The best books on Zulus and the Zulu War

Ian F.W. Beckett Author Of Isandlwana and Rorke’s Drift
By Ian F.W. Beckett

Who am I?

I am Honorary Professor of Military History at the University of Kent, having retired from teaching there in 2015. I have held professorial chairs in both the UK and the US. Most of my books have been on the history of the British Army, including on the First World War and, especially, the late Victorian Army between 1872 and 1902. Like others of my generation, I was greatly influenced by the 1964 film Zulu with Stanley Baker and Michael Caine. The Zulu War has always fascinated me so here is my selection of the best books on Zulus and the war.   


I wrote...

Isandlwana and Rorke’s Drift

By Ian F.W. Beckett,

Book cover of Isandlwana and Rorke’s Drift

What is my book about?

I wanted to show the continuing cultural impact and legacy of the Anglo-Zulu War not just in Britain but also in South Africa. At the time, the shock of the British defeat at Isandlwana in January 1879 was mitigated for the British by the successful defence of Rorke’s Drift. There was an instant outpouring of poetry, music, art, literature, and war-based entertainment. Attention soon waned but Zulu in 1964 marked an extraordinary revival of popular interest in Britain including in the once neglected Zulu perspective. That perspective has also formed part of a contested cultural and political reawakening in South Africa. The Zulu War continues to have multiple meanings.

The books I picked & why

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The Rise & Fall of the Zulu Nation

By John Laband,

Book cover of The Rise & Fall of the Zulu Nation

Why this book?

Originally published as Rope of Sand in South Africa in 1995, this is a brilliant overview of the story of the Zulu from the days of their rise under Shaka to the tragedy of the Bhambatha Rebellion in 1906. No one knows the Zulu sources better than John Laband, who has written extensively on the war. He weaves Zulu oral tradition and contemporary European accounts into a vivid narrative of Zulu history. Full coverage is given to the Anglo-Zulu War but what I particularly value is the wider context of the contest between Briton, Boer, and Zulu that shaped the course of South African history.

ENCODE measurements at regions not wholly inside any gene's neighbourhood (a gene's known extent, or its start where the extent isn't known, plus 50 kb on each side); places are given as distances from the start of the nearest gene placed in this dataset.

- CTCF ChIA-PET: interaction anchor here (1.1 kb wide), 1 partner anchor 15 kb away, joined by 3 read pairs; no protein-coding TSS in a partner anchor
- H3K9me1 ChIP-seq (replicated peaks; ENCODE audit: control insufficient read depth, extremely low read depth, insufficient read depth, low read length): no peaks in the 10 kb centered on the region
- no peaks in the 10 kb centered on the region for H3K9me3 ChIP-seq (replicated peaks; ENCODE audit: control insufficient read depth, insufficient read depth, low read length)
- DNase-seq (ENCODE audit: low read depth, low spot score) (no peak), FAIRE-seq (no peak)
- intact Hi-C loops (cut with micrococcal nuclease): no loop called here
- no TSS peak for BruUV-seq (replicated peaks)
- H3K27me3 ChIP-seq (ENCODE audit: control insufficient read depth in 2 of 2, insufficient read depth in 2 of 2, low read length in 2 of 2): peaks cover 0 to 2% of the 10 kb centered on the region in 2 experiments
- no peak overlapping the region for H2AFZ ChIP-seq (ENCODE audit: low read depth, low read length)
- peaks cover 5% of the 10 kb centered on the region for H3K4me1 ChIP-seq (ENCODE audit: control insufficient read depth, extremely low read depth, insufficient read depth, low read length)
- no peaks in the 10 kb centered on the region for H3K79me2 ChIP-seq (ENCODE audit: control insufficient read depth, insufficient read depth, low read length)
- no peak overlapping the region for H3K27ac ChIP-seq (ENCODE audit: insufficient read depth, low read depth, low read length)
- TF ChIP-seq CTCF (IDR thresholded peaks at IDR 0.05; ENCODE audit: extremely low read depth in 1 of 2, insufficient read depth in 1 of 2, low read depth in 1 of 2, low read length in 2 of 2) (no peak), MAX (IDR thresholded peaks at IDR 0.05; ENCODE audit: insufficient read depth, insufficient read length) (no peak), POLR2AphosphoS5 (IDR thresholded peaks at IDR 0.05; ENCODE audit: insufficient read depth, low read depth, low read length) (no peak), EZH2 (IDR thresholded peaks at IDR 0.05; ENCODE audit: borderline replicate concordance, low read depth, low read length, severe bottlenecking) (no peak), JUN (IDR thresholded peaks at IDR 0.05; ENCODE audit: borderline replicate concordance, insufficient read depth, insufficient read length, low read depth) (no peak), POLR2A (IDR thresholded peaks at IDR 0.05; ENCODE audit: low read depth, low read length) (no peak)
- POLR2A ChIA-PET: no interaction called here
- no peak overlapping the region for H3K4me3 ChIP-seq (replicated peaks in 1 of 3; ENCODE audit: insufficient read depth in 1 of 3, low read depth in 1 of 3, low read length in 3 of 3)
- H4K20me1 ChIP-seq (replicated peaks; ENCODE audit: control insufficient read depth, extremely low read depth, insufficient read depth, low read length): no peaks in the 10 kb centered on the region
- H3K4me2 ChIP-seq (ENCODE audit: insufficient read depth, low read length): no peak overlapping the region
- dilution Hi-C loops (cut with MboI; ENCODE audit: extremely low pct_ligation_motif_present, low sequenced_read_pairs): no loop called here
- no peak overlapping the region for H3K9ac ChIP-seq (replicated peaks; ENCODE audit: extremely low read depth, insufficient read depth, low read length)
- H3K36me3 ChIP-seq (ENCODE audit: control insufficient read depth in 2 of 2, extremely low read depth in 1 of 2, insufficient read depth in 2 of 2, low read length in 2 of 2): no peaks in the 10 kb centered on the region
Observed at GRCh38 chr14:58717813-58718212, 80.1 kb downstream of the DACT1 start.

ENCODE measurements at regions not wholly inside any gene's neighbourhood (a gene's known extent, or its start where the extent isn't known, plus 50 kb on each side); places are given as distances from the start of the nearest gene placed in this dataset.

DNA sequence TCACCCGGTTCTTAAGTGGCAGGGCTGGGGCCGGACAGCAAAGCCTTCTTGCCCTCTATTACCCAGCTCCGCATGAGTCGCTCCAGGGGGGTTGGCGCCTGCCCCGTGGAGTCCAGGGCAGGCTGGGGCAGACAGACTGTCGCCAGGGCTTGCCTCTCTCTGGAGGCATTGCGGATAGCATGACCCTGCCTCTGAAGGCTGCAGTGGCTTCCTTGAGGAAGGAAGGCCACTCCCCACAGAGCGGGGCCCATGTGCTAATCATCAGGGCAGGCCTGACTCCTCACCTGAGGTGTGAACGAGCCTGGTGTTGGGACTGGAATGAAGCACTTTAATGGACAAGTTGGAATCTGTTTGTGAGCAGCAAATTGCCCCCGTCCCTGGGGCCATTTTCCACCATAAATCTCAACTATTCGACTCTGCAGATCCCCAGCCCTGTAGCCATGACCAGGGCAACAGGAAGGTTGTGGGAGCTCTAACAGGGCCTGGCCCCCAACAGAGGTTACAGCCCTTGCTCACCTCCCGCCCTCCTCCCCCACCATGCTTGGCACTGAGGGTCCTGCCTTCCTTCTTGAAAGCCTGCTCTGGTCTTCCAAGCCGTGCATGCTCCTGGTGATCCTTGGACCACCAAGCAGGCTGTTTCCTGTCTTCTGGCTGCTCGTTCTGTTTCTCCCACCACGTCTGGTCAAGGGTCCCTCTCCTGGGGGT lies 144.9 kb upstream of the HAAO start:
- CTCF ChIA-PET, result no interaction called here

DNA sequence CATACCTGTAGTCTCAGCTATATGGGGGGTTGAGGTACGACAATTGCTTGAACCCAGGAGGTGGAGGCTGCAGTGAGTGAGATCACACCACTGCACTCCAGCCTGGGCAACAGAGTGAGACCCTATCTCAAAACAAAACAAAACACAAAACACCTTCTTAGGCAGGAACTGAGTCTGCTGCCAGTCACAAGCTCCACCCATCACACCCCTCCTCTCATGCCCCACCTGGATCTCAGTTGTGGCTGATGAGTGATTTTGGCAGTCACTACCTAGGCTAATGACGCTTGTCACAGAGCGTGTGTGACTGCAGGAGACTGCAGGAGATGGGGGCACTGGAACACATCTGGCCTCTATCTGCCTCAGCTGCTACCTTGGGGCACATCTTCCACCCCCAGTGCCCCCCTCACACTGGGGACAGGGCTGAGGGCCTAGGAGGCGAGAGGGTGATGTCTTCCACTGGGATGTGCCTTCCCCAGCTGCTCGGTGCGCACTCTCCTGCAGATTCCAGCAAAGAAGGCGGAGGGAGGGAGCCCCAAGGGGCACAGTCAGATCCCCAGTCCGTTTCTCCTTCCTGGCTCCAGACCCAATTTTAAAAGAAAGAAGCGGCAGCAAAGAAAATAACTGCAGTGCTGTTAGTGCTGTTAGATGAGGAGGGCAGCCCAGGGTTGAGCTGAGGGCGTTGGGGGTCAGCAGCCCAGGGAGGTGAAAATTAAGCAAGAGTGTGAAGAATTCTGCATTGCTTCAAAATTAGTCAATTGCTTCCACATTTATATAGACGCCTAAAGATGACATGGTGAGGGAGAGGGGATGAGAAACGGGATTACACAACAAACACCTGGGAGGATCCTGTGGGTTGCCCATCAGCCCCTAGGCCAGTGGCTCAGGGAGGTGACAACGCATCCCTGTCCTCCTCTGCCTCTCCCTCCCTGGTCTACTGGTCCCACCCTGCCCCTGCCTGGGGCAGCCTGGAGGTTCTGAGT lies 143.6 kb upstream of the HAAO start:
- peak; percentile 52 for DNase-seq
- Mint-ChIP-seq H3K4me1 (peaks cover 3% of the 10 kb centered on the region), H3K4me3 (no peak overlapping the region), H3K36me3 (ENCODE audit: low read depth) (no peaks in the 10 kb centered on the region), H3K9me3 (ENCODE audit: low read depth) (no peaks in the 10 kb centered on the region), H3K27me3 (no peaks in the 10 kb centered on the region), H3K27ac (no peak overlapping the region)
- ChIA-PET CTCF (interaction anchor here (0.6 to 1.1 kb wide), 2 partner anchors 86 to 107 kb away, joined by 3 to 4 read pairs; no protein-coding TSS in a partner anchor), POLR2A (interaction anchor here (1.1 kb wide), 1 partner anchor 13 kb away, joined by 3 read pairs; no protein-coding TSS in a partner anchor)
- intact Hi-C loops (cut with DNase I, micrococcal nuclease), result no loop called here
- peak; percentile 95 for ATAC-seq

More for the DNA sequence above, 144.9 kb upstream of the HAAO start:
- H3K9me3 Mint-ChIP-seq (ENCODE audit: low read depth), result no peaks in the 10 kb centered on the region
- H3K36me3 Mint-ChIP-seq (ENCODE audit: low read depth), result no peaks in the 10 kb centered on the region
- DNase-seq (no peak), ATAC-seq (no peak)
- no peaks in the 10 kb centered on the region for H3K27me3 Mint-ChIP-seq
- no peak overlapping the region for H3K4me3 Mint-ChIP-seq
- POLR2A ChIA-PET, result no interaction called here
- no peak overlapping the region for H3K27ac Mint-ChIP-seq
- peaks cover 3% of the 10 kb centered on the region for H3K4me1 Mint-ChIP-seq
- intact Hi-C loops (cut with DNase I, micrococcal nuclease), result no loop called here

Zulu Rising: The Epic Story of iSandlwana and Rorke's Drift

By Ian Knight,

Book cover of Zulu Rising: The Epic Story of iSandlwana and Rorke's Drift

Why this book?

Many popular accounts of Isandlwana and Rorke’s Drift have been published since the 1960s but, if I had to choose just one, then it has to be Ian Knight’s account. A frequent visitor (and guide) to the war’s battlefields, all of Knight’s accumulated knowledge of the events at Isandlwana and Rorke’s Drift was poured into this fine study. He writes well, particularly illuminating the characters of the main British and Zulu protagonists and the experiences of men in battle, as well as examining the continuing controversies surrounding the British defeat at Isandlwana.   


The Boiling Cauldron: Utrecht District and the Anglo-Zulu War, 1879

By Huw M. Jones,

Book cover of The Boiling Cauldron: Utrecht District and the Anglo-Zulu War, 1879

Why this book?

Isandlwana and Rorke’s Drift have overshadowed the other battles of the war. By way of contrast, Huw Jones provides a detailed study of the British No. 4 Column commanded by Sir Evelyn Wood and its actions at Hlobane and Kambula in March 1879. Like Isandlwana, Hlobane was a disaster, which was mitigated the next day by the repulse of the main Zulu army at Kambula. The Utrecht District, from which Wood operated, was also a key area in which British, Boer, and Zulu interests clashed. Jones’s book deserves to be much better known as a fine study of the political complexities of the region in question before and during the war, as well as providing expert analysis of the military operations there.  


Black Soldiers of the Queen: The Natal Native Contingent in the Anglo-Zulu War

By P. S. Thompson,

Book cover of Black Soldiers of the Queen: The Natal Native Contingent in the Anglo-Zulu War

Why this book?

Together with John Laband, the late Paul Thompson did an enormous amount to bring to light African perspectives on the war. Originally published in a limited edition in South Africa, this is a study of the Natal Native Contingent raised by the British as auxiliaries from African tribes and groups hostile to the Zulu. Poorly armed, they were blamed unjustly by contemporaries for the British defeat at Isandlwana and roundly blamed thereafter for atrocities associated with the aftermath of subsequent British victories. Thompson’s work is a valuable reminder of the often forgotten part played by Africans in the defeat of their fellow Africans by imperial forces.   


Zulu With Some Guts Behind It: The Making of the Epic Movie

By Sheldon Hall,

Book cover of Zulu With Some Guts Behind It: The Making of the Epic Movie

Why this book?

Who could resist a full account of the making of Stanley Baker’s 1964 epic? From the genesis of the idea through the evolution of the script, production in South Africa and Britain, the premier, and the reaction to the movie, this is a must-have book for all fans of the film. Hall mined film archives and interviews with the actors and filmmakers to reconstruct the story of the film. It is copiously illustrated in colour as well as black and white with location photographs, posters, and cartoons. A particular highlight is the exploration of ‘myths, gaffes, and spoofs’.   


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